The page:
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The main goal of this type of research is to describe the data and characteristics about what is being studied. The idea behind this type of research is to study frequencies, averages, and other statistical calculations. Although this research is highly accurate, it does not gather the causes behind a situation. Descriptive research is mainly done when a researcher wants to gain a better understanding of a topic for example, a frozen ready meals company learns that there is a growing demand for fresh ready meals but doesnt know much about the area of fresh food and so has to carry out research in order to gain a better understanding. It is quantitative and uses surveys and panels and also the use of probability sampling. Descriptive research is the exploration of the existing certain phenomena. The details of the facts wont be known. The existing phenomenas facts are not known to the persons. Many scientific disciplines, especially social science and psychology, use this method to obtain a general overview of the subject. Some subjects cannot be observed in any other way; for example, a social case study of an individual subject is a descriptive research design and
allows observation without affecting normal behavior. It is also useful where it is not possible to test and measure the large number of samples needed for more quantitative types of experimentation. These types of experiments are often used by anthropologists, psychologists and social scientists to observe natural behaviors without affecting them in any way. It is also used by market researchers to judge the habits of customers, or by companies wishing to judge the morale of staff.
The results from a descriptive research can in no way be used as a definitive answer or to disprove a hypothesis but, if the limitations are understood, they can still be a useful tool in many areas of scientific research. ADVANTAGES The subject is being observed in a completely natural and unchanged natural environment. A good example of this would be an anthropologist who wanted to study a tribe without affecting their normal behavior in any way. True experiments, whilst giving analyzable data, often adversely influence the normal behavior of the subject. Descriptive research is often used as a pre-cursor to more quantitatively research designs, the general overview giving some valuable pointers as to what variables are worth testing quantitatively. Quantitative experiments are often expensive and time-consuming so it is often good sense to get an idea of whathypotheses are worth testing. DISADVANTAGES Because there are no variables manipulated, there is no way to statistically analyze the results. Many scientists regard this type of study as very unreliable and µunscientific¶. In addition, the results of observational studies are not repeatable, and so there can be no replication of the experiment and reviewing of the results. SUMMARY Descriptive research design is a valid method for researching specific subjects and as a precursor to more quantitative studies. Whilst there are some valid concerns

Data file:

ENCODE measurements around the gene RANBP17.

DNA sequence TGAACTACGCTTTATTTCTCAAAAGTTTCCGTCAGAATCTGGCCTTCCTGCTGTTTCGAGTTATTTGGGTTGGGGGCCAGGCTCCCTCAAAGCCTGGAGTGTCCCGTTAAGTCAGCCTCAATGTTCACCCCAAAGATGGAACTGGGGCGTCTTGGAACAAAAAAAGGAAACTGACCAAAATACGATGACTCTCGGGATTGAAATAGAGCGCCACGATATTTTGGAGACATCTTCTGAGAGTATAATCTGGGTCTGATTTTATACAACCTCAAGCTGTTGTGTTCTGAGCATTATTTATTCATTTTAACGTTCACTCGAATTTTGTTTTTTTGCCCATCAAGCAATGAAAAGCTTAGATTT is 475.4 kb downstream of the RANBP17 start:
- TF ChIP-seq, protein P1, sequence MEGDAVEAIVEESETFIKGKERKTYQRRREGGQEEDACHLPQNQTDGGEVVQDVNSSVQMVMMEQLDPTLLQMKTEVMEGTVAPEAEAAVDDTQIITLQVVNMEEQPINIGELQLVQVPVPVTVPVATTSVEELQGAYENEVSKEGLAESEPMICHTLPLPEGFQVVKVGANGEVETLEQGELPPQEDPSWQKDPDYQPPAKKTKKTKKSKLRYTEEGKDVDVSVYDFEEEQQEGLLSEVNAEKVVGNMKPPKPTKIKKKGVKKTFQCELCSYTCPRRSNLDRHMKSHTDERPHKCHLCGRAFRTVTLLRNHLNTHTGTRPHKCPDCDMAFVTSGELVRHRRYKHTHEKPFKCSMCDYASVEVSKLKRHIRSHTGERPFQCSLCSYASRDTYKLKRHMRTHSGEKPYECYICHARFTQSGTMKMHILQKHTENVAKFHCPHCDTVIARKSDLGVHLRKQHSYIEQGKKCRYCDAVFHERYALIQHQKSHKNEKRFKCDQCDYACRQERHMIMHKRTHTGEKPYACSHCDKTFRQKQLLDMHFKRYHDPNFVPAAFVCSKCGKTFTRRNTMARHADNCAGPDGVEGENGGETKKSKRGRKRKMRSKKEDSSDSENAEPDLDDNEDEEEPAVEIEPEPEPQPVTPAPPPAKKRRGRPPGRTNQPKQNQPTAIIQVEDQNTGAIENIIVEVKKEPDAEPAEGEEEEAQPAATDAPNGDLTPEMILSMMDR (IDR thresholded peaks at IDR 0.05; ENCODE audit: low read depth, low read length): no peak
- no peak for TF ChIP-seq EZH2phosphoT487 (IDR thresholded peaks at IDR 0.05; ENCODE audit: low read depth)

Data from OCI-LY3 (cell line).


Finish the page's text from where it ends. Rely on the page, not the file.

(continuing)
about the statistical validity, as long as the limitations are understood by the researcher, this type of study is an invaluable scientific tool. Whilst the results are always open to question and to different interpretations, there is no doubt that they are preferable to performing no research at all.
design.html#ixzz0j14xyLJU descriptive research, also known as statistical research, describes data and characteristics about the population or phenomenon being studied. Descriptive research answers the questions who, what, where, when and how. Although the data description is factual, accurate and systematic, the research cannot describe what caused a situation. Thus, descriptive research cannot be used to create a causal relationship, where one variable affects another. In other words, descriptive research can be said to have a low requirement for internal validity. The description is used for frequencies, averages and other statistical calculations. Often the best approach, prior to writing descriptive research, is to conduct a survey investigation. Qualitative research often has the aim of description and researchers may follow-up with examinations of why the observations exist and what the implications of the findings are. In short descriptive research deals with everything that can be counted and studied. But there are always restrictions to that. Your research must have an impact to the lives of the people around you. For example, finding the most frequent disease that
affects the children of a town. The reader of the research will know what to do to prevent that disease thus, more people will live a healthy life